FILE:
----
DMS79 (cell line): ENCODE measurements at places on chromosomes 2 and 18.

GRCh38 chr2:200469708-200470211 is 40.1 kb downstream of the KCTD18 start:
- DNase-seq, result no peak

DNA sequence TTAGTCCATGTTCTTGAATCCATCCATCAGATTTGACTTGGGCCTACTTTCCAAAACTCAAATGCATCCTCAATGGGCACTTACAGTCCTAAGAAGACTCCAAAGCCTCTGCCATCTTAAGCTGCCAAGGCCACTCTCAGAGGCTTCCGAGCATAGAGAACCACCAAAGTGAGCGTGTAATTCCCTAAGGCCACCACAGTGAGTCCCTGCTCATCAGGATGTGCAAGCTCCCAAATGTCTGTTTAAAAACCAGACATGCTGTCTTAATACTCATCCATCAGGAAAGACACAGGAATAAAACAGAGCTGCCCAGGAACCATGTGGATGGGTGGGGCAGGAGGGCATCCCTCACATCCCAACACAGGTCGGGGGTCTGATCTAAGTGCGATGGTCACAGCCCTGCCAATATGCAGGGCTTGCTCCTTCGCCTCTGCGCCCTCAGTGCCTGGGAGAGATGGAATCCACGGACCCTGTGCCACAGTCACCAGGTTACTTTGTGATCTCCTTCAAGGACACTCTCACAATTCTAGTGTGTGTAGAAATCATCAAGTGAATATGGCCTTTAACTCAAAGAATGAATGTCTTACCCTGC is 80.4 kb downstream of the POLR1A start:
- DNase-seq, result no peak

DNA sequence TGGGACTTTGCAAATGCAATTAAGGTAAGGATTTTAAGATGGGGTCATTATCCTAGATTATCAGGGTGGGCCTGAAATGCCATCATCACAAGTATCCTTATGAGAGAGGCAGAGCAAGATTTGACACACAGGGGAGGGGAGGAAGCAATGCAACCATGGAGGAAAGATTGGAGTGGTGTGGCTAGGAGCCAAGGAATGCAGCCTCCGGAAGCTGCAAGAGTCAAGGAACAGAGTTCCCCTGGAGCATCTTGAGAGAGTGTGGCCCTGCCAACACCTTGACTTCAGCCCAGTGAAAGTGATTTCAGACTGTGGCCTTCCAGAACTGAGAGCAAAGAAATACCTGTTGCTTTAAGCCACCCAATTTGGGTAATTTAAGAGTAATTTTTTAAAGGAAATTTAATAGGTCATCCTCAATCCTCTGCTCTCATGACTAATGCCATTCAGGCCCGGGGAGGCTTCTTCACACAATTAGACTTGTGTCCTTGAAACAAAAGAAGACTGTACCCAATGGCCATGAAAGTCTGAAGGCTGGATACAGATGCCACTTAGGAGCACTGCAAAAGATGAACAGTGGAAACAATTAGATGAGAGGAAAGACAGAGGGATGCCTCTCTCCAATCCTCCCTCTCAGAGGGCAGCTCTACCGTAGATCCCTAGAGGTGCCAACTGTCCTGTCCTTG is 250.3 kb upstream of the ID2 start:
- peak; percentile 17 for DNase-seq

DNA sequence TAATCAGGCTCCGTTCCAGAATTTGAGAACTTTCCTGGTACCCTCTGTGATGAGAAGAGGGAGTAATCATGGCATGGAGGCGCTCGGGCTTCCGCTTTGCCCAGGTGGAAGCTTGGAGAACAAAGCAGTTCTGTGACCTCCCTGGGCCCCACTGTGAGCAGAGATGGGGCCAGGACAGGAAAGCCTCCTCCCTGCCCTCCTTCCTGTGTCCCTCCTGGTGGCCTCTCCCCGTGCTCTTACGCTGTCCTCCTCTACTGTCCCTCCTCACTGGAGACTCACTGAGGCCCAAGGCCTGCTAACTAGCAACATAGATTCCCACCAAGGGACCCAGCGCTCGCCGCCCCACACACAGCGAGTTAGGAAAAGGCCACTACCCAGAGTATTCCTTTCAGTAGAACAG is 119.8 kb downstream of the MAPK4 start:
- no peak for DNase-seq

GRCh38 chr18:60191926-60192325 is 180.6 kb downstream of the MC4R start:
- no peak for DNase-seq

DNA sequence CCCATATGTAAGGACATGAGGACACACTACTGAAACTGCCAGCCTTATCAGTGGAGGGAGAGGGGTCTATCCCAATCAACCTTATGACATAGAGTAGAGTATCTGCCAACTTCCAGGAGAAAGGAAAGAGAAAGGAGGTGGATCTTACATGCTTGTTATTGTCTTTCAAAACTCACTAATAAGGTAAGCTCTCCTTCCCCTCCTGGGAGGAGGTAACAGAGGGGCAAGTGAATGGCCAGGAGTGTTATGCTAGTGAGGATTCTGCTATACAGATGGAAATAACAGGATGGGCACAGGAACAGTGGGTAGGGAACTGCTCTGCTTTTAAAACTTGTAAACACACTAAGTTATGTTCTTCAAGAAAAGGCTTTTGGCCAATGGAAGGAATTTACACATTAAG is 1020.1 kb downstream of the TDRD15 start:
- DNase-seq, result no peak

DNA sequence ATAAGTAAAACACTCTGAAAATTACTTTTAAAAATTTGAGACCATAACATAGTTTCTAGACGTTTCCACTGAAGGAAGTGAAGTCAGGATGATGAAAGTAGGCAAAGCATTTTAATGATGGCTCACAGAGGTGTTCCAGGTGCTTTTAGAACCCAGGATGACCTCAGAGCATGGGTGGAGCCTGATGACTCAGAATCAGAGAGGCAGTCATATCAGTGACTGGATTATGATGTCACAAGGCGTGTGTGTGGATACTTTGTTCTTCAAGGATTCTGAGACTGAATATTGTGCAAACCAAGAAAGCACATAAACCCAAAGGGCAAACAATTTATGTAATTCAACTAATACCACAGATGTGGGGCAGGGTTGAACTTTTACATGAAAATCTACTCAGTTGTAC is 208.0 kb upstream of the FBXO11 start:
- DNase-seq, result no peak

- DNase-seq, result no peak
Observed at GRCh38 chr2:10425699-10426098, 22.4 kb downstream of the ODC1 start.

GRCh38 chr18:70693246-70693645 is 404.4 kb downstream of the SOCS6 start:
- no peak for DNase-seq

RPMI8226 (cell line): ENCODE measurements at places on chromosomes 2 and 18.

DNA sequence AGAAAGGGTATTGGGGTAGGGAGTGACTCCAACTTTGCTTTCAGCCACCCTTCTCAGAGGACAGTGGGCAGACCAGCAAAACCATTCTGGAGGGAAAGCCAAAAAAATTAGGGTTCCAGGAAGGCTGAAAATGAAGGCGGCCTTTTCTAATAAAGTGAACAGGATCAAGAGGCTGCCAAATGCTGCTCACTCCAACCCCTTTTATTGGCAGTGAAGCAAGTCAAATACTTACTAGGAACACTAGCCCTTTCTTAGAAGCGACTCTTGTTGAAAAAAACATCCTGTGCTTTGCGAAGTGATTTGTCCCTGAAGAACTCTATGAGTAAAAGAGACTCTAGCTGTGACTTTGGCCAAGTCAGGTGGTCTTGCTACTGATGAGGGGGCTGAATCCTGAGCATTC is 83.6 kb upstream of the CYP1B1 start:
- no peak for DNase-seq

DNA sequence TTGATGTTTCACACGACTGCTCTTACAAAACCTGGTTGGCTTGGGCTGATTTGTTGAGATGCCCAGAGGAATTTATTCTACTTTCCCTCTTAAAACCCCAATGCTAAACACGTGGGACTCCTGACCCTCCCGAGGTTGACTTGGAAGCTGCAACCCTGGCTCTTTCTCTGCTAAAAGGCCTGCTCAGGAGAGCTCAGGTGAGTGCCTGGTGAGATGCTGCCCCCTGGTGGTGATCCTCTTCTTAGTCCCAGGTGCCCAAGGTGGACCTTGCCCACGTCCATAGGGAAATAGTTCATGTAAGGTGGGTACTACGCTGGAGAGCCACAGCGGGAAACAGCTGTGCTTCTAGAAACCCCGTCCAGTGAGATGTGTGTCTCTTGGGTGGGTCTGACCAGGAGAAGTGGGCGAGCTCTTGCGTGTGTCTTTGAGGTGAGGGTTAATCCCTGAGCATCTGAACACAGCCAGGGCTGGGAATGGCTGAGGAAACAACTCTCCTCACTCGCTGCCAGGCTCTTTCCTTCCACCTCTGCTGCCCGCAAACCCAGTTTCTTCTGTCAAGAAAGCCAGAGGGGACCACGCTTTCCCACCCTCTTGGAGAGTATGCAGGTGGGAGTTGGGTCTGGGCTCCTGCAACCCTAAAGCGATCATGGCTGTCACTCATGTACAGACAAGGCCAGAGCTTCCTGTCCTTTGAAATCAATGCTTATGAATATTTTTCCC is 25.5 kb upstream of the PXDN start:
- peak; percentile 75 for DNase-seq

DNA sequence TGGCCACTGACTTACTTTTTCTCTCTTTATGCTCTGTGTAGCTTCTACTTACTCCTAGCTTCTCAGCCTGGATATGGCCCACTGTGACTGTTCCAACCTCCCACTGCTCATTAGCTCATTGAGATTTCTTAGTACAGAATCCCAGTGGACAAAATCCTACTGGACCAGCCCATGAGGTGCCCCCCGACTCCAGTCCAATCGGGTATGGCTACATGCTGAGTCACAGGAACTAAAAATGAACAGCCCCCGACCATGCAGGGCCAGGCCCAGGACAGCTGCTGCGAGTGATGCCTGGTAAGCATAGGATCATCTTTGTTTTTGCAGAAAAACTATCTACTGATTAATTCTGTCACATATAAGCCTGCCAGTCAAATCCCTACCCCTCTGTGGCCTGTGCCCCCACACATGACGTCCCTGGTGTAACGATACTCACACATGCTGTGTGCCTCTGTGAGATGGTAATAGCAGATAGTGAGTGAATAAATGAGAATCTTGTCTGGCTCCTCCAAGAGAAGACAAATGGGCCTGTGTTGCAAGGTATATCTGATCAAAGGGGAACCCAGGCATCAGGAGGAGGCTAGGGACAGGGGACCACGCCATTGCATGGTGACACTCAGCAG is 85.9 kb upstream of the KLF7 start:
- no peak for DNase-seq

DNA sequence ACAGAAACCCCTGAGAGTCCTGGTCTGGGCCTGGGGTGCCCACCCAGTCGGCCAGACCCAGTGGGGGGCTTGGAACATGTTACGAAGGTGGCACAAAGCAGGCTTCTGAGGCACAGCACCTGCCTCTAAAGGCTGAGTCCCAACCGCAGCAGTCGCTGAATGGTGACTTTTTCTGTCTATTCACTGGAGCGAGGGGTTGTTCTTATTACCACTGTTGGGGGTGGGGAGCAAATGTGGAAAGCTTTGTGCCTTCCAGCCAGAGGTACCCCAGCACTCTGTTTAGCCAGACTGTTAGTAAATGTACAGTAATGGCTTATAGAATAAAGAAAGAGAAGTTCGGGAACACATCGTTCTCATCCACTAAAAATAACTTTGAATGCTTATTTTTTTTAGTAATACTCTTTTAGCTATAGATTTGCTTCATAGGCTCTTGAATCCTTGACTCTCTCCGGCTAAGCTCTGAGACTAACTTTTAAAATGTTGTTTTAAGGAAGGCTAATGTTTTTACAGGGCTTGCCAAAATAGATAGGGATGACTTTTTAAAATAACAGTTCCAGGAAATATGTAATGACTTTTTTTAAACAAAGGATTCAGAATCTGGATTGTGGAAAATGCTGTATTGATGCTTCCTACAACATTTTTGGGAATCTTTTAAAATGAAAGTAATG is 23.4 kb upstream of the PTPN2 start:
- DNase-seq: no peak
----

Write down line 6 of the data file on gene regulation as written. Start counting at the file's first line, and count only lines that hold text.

DNA sequence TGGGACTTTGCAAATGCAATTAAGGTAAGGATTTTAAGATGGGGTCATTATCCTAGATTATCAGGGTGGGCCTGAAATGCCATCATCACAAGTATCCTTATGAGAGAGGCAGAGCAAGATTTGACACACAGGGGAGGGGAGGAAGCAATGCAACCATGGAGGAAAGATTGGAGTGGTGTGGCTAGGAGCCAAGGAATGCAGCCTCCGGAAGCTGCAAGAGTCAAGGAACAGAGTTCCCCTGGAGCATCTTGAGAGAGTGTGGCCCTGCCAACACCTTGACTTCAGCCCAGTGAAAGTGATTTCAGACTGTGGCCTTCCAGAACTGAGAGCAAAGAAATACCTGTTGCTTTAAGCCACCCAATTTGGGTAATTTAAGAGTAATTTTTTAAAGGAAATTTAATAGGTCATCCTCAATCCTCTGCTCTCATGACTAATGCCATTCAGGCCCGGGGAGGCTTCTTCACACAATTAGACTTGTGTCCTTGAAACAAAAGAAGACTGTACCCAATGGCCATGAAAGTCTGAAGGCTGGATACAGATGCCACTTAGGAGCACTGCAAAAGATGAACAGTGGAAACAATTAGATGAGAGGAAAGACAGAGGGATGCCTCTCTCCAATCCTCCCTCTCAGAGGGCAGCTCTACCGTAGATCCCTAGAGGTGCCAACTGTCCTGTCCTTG is 250.3 kb upstream of the ID2 start: